African Community Education

african education

Olga Valdman with students Thomas Jackson (far left) and Clarence Zeh (right) and ACE volunteer Francis Jeppoe. With help from ACE, Jackson and Zeh will be graduating from high school in 2009.

A good education is the foundation for success for any individual in America. For those who are refugees escaping the consistent trauma of life in areas of conflict around the globe, the bright future that an education promises is particularly precious. In Worcester, young members of the growing African immigrant community have found the potential for a productive life through African Community Education (ACE), a non-profit organization co-founded by UMass Medical School student Olga Valdman. With Catholic Charities refugee resettlement case worker Kaska Yawe, a Liberian immigrant who is now an American citizen, Valdman has created an educational enrichment program rooted in the community to ensure its sustainability.

ACE is a by-product of Valdman’s first-year Community Health Clerkship, an integral, public-service oriented component of the UMMS undergraduate medical curriculum. While the initial objective of her clerkship was to assist one or two African families with their health needs, Valdman’s focus soon shifted to educational needs. She learned that many children who have lived through distress and displacement in impoverished and war-torn countries like Liberia, Sudan, Somalia and Burundi find themselves floundering academically once they arrive in Worcester because they are placed in grades according to their age, rather than their English-speaking abilities or previous schooling.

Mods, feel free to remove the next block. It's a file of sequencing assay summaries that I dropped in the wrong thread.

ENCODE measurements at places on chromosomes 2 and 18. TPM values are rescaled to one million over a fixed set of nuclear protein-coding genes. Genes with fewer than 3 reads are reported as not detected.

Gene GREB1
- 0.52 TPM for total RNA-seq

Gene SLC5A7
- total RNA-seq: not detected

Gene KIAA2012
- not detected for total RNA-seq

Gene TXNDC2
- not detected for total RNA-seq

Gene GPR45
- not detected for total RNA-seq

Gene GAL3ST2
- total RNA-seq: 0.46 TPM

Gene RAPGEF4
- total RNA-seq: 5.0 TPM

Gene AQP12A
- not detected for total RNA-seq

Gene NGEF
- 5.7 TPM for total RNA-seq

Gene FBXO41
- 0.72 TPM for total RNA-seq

“When they first arrive, these kids want to learn, but being so behind in school is very discouraging,” explained Valdman. “Education is integrally linked to health status—without proper support, some students drop out of high school and some engage in risky behaviors—teen pregnancy, for example, is on the rise in this vulnerable population.”

Run entirely by volunteers from the African community and local colleges and universities, including UMMS, ACE is centered on a Saturday program offering math and English classes and homework help, as well as theater and dance classes. “The program has evolved from tutoring in single subjects to a comprehensive, integrated educational program,” Valdman said. The Saturday program has grown from its first class of 25 to currently serve 70 children, with a growing waiting list. In the fall of 2008, the program celebrated it first participant to enter college. More are expected to follow thanks to improved school performance and MCAS scores.

Many of ACE’s young beneficiaries aspire to be just like Valdman and her fellow UMass Medical School volunteers. “More than anything, I would like to be a medical doctor,” wrote 15-year-old program participant Gertura Gbarbo. Thanks to the volunteers of ACE, her chances for making that dream come true are much better.

ONLINE:
African Community Education
www.acechildren.com

This information appears in the UMMS 2008 Annual Report. PDF available.